Microsoft delays Windows 10 update to 2017, Skype adds Arabic to Translator, Google opens Project Fi up to everyone, The Internet Archive brings the Apple II back to life, and teens react (badly) to Windows 95.
Microsoft Delays Windows 10 Update
Windows 10 is designed to be the last operating system Microsoft ever releases. In simple terms, Windows 10 is to PCs as OS X is to Macs, with regular upgrades evolving the operating system without the need to chuck it out and start all over again. Hence the need for major updates adding features and fixes, which Microsoft has nicknamed Redstone.
Redstone 1 (RS1) and Redstone 2 (RS2) were both originally scheduled to be released in 2016; RS1 arriving in June and RS2 arriving a few months later. However, according to both WinBeta and ZDNet, while Redstone 1 is still on course to arrive in June, Redstone 2 has been pushed back to sometime in 2017.
RS1 will likely focus on the convergence between different devices running Windows 10. Namely, PC, Xbox, and Mobile. RS2 will then focus on new features and functionality not quite ready for RS1, but it won’t be released until 2017, and timed to coincide with the release of the next wave of Windows 10 devices.
So, what does this all mean? 1. That Microsoft is keen to update Windows 10 in order to showcase new hardware. 2. That Microsoft is able to change things up as and when necessary, rather than sticking to some arbitrary release schedule. And 3. That Microsoft might have actually been telling the truth when it suggested Windows 10 is set to be the last version of Windows ever.
Skype Translates Arabic Live
Microsoft has added Arabic to the languages Skype Translator can translate live as it’s spoken in a conversation on the service. Specifically, Modern Standard Arabic (MSA), which is used throughout the Arab-speaking world, and is taught in schools in both the Middle East and Northern Africa.
Skype Translator is now capable of translating eight different languages live as they are spoken, and a further 50 in written communications. After English, Spanish, French, German, Chinese (Mandarin), Italian, and Portuguese (Brazilian), Arabic was a natural choice, as it’s the official language of 22 countries, and the native language of more than 200 million people.
Skype Translator is only available in the Windows desktop app, because Microsoft. To switch it on, click the Globe icon while in a conversation, and choose your language preferences. Right now, Skype advises that the best results are when English is one of the two languages involved. However, translations between other languages should improve over time.
Google’s Project Fi Opens to Everyone
Google is making Project Fi — which our own Ben Stegner tested for several weeks — available to everyone without the need for an invite. That is if you’re resident in the United States and own a Nexus smartphone. And if you don’t yet own a Nexus, Google is offering the Nexus 5X at the discounted price of $199 for the next month.
Project Fi is Google’s own mobile network, with subscribers only paying for the amount of data they actually use. Prices start at $20-per-month, which gets you unlimited calls and texts, and $10 for every 1GB of data you use. Which means most people will save money on Project Fi.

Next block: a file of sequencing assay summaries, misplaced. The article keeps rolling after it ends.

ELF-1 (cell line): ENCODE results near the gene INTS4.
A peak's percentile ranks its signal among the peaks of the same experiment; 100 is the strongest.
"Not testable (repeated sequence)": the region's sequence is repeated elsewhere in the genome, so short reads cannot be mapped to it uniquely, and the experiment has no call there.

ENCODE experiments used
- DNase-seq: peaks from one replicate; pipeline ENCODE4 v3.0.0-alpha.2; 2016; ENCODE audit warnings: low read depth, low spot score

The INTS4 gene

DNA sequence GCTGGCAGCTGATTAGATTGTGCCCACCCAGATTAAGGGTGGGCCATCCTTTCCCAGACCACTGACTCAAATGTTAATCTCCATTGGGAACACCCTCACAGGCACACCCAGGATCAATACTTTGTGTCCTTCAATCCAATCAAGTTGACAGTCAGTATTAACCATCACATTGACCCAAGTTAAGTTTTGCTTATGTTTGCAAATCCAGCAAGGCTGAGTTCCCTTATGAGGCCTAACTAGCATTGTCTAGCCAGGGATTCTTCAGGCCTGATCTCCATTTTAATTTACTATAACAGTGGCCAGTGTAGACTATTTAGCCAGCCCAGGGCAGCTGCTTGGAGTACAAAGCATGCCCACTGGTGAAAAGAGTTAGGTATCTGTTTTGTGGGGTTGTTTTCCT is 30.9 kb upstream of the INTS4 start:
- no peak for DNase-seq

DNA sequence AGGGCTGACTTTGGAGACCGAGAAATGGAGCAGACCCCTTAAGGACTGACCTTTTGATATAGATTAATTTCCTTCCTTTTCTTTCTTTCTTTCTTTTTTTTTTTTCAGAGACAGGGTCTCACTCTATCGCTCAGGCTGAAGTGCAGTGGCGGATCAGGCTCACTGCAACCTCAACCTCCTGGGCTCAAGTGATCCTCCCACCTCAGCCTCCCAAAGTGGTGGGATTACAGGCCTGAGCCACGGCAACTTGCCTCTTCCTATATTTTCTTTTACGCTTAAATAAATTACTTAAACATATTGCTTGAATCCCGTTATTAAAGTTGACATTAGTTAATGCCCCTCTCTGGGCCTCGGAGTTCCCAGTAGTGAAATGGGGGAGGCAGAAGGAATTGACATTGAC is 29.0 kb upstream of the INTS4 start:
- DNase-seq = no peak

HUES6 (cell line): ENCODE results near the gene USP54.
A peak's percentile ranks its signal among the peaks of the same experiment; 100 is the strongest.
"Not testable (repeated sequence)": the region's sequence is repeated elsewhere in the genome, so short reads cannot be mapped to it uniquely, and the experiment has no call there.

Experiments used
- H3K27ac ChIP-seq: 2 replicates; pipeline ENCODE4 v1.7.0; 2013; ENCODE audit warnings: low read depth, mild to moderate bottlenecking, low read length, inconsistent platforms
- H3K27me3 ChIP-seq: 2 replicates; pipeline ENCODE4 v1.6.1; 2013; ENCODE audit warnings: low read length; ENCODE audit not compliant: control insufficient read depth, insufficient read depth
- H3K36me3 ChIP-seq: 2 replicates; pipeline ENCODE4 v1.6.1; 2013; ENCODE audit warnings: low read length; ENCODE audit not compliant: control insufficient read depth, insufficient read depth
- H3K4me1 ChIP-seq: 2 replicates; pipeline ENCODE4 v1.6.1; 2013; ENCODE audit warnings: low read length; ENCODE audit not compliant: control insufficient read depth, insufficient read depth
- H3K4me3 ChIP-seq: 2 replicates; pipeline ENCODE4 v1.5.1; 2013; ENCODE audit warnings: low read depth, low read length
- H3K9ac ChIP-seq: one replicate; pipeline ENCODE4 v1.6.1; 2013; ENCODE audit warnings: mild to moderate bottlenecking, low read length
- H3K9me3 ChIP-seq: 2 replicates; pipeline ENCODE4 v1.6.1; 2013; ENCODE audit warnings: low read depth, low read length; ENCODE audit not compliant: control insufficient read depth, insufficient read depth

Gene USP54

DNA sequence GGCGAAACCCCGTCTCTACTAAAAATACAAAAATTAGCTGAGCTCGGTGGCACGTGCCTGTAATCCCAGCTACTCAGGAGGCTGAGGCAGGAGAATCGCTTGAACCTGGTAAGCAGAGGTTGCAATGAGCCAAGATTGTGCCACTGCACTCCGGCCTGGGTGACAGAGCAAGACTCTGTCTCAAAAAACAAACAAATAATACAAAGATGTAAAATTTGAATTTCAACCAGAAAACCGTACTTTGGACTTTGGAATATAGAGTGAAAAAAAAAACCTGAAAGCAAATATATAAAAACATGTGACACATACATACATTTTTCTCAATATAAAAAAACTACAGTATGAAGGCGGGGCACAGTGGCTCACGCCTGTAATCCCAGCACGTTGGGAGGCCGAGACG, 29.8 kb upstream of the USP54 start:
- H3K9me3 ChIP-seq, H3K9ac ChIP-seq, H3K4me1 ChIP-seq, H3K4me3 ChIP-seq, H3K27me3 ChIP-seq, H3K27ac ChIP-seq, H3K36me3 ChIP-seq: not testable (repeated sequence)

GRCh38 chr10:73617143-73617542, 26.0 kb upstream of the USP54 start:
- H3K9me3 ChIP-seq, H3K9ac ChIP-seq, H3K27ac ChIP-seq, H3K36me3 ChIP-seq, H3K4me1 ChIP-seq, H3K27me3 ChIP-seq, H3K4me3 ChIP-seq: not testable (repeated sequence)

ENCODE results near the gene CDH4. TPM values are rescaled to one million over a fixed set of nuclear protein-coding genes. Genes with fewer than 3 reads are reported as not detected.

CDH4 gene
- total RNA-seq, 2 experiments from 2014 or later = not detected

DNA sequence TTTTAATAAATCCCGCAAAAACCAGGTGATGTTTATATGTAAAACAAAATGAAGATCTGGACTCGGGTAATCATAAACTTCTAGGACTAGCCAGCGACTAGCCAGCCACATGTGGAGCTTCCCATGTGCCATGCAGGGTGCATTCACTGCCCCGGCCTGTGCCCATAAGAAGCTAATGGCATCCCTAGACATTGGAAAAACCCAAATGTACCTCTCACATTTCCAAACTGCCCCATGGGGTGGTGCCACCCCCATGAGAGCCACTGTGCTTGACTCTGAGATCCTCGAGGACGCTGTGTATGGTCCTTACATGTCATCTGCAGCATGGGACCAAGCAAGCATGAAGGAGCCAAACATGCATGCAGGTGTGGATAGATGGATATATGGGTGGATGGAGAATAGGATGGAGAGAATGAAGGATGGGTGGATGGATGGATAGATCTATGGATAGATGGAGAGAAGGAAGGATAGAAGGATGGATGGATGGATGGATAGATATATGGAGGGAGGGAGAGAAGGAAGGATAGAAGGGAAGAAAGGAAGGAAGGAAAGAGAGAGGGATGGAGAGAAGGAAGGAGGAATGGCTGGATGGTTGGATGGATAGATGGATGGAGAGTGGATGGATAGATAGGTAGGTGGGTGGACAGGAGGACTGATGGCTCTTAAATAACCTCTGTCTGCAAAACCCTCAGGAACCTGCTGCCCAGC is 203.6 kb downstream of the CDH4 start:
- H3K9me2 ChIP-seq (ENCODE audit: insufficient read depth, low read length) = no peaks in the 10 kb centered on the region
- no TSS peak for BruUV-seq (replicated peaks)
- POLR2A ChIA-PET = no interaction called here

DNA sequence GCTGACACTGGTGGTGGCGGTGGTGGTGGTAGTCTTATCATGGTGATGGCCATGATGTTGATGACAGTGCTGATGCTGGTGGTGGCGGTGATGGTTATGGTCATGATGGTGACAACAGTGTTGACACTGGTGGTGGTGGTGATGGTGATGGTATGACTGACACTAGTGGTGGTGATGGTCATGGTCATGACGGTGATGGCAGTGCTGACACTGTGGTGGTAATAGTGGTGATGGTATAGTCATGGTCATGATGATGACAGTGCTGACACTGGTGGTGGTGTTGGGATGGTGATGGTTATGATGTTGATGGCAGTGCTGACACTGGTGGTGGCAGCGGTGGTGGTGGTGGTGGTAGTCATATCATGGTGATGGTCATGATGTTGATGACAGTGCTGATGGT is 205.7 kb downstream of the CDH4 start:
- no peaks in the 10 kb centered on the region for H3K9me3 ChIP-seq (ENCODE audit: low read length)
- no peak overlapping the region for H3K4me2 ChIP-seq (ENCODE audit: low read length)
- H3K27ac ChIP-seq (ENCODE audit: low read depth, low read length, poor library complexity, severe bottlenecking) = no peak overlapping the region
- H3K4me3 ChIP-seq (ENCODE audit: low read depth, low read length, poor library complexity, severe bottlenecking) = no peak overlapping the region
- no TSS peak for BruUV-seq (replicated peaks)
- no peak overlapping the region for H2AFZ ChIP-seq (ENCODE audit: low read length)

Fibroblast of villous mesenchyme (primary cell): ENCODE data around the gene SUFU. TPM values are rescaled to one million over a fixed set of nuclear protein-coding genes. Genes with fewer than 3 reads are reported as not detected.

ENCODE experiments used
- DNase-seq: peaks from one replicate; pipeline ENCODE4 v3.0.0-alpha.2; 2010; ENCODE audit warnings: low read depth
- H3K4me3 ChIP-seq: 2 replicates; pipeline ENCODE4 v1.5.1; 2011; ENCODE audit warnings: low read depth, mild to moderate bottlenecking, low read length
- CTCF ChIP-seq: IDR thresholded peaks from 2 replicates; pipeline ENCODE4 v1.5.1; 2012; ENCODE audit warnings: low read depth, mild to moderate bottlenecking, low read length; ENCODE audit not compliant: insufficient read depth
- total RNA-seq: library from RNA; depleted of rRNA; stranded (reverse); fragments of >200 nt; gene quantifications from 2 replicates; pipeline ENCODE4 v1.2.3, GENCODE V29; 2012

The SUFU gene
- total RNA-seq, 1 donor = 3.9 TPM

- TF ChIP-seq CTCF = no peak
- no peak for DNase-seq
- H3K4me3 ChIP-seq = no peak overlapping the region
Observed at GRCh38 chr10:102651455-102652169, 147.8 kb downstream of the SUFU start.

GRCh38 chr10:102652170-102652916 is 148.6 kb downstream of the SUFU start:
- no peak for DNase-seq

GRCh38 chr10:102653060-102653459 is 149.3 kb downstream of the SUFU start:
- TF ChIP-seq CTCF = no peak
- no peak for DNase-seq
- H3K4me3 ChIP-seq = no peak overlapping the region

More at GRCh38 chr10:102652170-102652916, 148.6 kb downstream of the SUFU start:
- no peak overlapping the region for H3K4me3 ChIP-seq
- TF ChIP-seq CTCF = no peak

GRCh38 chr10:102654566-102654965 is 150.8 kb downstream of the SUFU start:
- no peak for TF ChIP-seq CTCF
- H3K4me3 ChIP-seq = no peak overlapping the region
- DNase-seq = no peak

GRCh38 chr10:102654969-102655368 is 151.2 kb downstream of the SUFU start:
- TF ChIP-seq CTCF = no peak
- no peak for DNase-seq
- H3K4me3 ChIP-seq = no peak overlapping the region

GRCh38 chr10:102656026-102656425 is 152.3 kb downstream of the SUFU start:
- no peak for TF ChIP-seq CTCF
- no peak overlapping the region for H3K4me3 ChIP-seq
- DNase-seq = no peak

Project Fi has previously been available by invitation only, but as Simon Arscott, the Project Manager of Project Fi, explained on the Official Android Blog:
“With Project Fi, we deliver fast wireless service with the flexibility to use it where you want (even internationally) and a monthly bill that’s simple and easy to understand. Today, we’re excited to be exiting our invitation-only mode and opening up Project Fi so that people across the U.S. can now sign up for service without having to wait in-line for an invite.”
Internet Archive Brings Apple II Back
The Internet Archive has added 500 obscure Apple II programs to its collection. These programs, which have all been emulated to work directly in your Web browser, are collectively called The 4am Collection. All were originally copy protected, but with that removed they’re all available online for the first time.
These are all the original programs, without any modifications having been added or removed by overzealous hackers. Programs in the collection include Cause of Effect, California Games, The Quarter Mile, and The Observatory. While you will likely recognize some of these programs, others will have previously passed you by.
Teenagers React to Windows 95
And finally, we get to enjoy seeing a bunch of teenagers reacting to Windows 95. This is the version of Windows that really hit big, and it was a revelation at the time of release. These teenagers don’t realize that though, and most spend the video berating Windows 95 for being crappy. Still, annoying teenagers is entertaining in its own right.
I was a little hesitant to feature this video as it’s the work of the Fine Brothers, who recently decided to claim ownership of the React genre. However, they finally saw sense after the Internet gave them a bloody nose, so I guess it’s OK to start sharing their videos once again. We still think you should make your own reaction video too though.
Your Views on Today’s Tech News
Are you happy with Windows 10 as it exists now? Which language would you like to see Skype translate next? Are you tempted to sign up for Project Fi? What was your favorite program on the Apple II? What’s your abiding memory of Windows 95?
Let us know your thoughts on the Tech News of the day by posting to the comments section below. Because a healthy discussion is always welcome.
Tech News Digest is a daily column paring the technology news of the day down into bite-sized chunks that are easy to read and perfect for sharing.
Image Credit: Clive Darra via Flickr